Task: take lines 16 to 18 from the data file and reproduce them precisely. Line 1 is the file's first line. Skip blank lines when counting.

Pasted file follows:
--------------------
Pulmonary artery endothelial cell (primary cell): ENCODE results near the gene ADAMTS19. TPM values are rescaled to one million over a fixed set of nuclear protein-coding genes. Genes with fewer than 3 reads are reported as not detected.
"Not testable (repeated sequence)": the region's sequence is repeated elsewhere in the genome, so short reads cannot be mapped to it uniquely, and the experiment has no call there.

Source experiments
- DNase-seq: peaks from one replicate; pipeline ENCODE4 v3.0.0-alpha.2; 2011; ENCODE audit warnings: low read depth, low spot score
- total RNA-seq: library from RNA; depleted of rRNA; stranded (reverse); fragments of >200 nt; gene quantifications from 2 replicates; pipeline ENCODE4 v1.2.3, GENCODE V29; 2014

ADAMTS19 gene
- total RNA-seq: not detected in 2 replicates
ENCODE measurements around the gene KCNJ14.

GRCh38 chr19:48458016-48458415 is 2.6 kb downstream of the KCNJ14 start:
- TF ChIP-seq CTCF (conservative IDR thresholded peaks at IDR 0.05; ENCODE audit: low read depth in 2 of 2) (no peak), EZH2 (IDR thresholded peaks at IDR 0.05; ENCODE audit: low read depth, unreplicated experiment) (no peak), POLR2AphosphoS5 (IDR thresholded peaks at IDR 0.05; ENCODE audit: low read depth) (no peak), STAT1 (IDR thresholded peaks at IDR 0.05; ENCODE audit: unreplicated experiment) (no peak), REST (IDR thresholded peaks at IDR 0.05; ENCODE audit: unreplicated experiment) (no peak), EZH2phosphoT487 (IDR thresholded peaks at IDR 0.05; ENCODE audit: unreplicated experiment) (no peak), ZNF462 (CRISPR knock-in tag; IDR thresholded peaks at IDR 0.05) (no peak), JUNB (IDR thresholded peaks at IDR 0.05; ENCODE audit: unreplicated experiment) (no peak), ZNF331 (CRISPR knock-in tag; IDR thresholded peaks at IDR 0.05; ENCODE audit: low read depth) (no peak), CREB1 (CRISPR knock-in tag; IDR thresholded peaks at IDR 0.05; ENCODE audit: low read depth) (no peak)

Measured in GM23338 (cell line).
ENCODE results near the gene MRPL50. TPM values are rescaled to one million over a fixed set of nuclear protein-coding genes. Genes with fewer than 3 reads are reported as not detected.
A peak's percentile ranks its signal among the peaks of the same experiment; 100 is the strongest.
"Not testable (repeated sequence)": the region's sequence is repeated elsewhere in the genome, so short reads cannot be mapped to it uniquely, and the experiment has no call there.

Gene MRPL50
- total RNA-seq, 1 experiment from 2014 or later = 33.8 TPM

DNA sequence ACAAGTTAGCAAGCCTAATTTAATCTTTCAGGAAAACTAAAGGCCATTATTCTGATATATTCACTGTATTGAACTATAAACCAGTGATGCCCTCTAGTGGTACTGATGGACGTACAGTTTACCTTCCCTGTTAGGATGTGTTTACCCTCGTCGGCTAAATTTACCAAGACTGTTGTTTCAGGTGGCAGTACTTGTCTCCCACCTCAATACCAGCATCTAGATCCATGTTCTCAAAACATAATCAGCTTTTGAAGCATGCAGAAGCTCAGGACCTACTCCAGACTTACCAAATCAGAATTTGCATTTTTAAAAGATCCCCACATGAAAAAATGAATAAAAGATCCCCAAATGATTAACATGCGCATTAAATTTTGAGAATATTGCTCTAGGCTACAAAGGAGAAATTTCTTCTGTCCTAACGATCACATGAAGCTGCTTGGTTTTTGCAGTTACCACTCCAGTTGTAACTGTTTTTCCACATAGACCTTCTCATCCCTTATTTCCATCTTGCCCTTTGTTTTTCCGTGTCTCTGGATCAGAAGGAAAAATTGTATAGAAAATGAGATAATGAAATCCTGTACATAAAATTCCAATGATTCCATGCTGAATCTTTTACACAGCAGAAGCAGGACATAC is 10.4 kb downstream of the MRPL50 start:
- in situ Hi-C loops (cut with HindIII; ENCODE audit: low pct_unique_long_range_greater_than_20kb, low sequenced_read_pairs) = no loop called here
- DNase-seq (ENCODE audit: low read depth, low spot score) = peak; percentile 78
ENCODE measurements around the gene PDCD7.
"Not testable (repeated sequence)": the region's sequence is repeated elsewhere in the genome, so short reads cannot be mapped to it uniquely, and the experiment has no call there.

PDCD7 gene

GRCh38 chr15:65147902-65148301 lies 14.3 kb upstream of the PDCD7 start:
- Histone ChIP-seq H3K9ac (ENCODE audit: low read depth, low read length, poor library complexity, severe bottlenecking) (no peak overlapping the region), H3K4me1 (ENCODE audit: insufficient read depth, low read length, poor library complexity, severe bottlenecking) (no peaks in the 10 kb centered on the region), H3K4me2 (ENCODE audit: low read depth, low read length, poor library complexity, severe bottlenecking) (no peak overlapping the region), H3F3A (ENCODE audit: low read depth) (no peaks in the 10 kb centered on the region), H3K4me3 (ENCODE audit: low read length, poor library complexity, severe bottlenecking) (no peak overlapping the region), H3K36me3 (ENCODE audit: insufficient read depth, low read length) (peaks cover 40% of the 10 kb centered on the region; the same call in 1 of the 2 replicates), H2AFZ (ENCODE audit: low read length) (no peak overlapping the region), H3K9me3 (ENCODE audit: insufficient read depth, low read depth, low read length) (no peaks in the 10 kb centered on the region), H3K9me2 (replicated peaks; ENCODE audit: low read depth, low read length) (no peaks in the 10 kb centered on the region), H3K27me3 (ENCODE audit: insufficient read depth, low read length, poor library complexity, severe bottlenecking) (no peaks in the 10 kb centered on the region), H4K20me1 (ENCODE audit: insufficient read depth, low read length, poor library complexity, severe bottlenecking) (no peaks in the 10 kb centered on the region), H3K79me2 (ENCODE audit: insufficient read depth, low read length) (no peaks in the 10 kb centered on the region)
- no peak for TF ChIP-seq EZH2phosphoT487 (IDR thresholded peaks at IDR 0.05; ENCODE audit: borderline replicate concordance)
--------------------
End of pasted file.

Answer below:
- total RNA-seq, 1 experiment from 2014 or later = 33.8 TPM

DNA sequence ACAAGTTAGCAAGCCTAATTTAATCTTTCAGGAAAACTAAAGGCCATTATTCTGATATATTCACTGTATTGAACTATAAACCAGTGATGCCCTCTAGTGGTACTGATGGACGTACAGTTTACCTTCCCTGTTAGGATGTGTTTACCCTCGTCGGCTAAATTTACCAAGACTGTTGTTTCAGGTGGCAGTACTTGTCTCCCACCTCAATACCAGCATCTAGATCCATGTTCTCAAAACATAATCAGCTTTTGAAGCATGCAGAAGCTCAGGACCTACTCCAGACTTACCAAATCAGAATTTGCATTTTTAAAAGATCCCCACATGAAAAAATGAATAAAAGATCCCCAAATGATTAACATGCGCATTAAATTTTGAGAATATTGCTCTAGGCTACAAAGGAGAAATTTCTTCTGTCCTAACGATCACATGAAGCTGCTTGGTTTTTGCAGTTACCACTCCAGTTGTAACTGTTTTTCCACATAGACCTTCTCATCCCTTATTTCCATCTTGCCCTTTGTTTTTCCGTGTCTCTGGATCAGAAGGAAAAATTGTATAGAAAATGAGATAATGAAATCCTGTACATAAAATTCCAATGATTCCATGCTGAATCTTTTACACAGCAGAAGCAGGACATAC is 10.4 kb downstream of the MRPL50 start:
- in situ Hi-C loops (cut with HindIII; ENCODE audit: low pct_unique_long_range_greater_than_20kb, low sequenced_read_pairs) = no loop called here